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Thu, 01 Sep 2011 10:02:18 -0700
> ***** Message sent: 01 Sep 2011 14:16:44 +0200 *****
> For quite some time I've been wondering why my app runs only about
> twice as fast on chicken compared to rscheme (given the benchmark
> style performance of chicken code).
> strace was my friend to pin this down to process-wait. From the
> manual: "Suspends the current process...Note that suspending the
> current process implies that all threads are suspended as well."
> Too bad, my app spent it's time waiting for irrelevant processes,
> not running useful threads as I'd like it to.
> This shouldn't be too hard to fix, I thought - and wrote the code
> I'll paste and comment. (With the intention that this might
> go into the posix unit eventually.) Once the issues I have are
> resolved, that is. However those are harder than I expected:
> (Side note: even with bad the code here my app feels much
> better, since the "coughing" is gone.)
> The idea is to convert (process-wait pid #f) into
> (process-wait pid #t) and block the current tread only
> when the first result is zero.
Sounds indeed frustrating. I've run across similar problems while writing a multitasking web server. It uses process-fork to create child processes which handle the client requests. Under Linux, the parent may wait, or not, for the child to finish, If not, the child doesn't "go away"--it's a "zombie"--until the parent ends, unless the default signal handler flags are set to a NOWAIT value.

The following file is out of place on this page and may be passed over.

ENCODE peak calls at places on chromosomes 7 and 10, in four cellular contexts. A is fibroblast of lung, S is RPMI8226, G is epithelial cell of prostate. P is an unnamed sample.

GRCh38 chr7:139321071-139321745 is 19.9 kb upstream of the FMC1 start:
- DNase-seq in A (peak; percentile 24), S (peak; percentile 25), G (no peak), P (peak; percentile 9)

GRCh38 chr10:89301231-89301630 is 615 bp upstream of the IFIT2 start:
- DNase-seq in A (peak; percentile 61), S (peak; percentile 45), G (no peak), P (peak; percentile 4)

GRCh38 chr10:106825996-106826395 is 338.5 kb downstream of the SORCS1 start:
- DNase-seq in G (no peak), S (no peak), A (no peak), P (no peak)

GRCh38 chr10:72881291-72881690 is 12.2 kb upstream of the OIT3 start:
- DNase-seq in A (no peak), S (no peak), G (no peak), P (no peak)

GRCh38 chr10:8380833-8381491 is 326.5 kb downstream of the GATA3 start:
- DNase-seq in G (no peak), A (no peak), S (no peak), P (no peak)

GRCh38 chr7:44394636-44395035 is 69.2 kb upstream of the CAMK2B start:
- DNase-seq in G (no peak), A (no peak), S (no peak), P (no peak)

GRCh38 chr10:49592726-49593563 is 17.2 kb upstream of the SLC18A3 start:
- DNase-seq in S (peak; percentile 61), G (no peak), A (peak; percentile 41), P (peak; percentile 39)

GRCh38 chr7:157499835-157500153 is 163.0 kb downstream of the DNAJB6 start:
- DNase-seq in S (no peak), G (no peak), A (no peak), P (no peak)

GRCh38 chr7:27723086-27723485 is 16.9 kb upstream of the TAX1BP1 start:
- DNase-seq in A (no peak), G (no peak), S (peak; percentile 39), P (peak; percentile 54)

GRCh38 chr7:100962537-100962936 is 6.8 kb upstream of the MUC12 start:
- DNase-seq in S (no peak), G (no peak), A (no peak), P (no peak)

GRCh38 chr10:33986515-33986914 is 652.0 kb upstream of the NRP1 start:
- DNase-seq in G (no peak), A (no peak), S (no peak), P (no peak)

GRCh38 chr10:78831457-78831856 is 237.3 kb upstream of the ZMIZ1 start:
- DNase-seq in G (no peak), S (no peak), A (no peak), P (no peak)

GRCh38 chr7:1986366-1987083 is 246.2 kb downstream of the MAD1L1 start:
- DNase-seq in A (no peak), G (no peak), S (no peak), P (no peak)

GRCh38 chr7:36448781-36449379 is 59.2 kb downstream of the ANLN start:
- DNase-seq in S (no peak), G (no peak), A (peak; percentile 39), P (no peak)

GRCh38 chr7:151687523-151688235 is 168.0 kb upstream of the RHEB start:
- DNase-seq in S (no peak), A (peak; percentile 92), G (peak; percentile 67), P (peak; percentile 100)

It's not entirely clear what your code is trying to do. I gather that somehow child processes are created, and SRFI-18 threads are waiting for a child to signal its termination. AFAIK it's usually troublesome to combine "green" threading with OS native multi-threading/tasking, because all the green theads are in running in one process and only "know" what's happening in the process they are running in. If this process is waiting, then none of the threads can do anything. (BTW, in Linux, and perhaps other OS, processes and kernel threads are basically the same thing.)
If multiple processes are needed for the application, then some other approach is probably going to be necessary. One thing I've experimented with is using POSIX mmap and semaphore facilities. Mmap is already in the posix unit. It's not too difficult to wrap native semaphore functions with the Chicken FFI. Some preliminary testing suggests this works adequately and doesn't require waiting on child processes.
When I have a little more time to put it together, it might make a useful little egg to contribute. I'll have to work on it.
Hope I haven't missed something you were getting at.
- [Chicken-users] process-wait,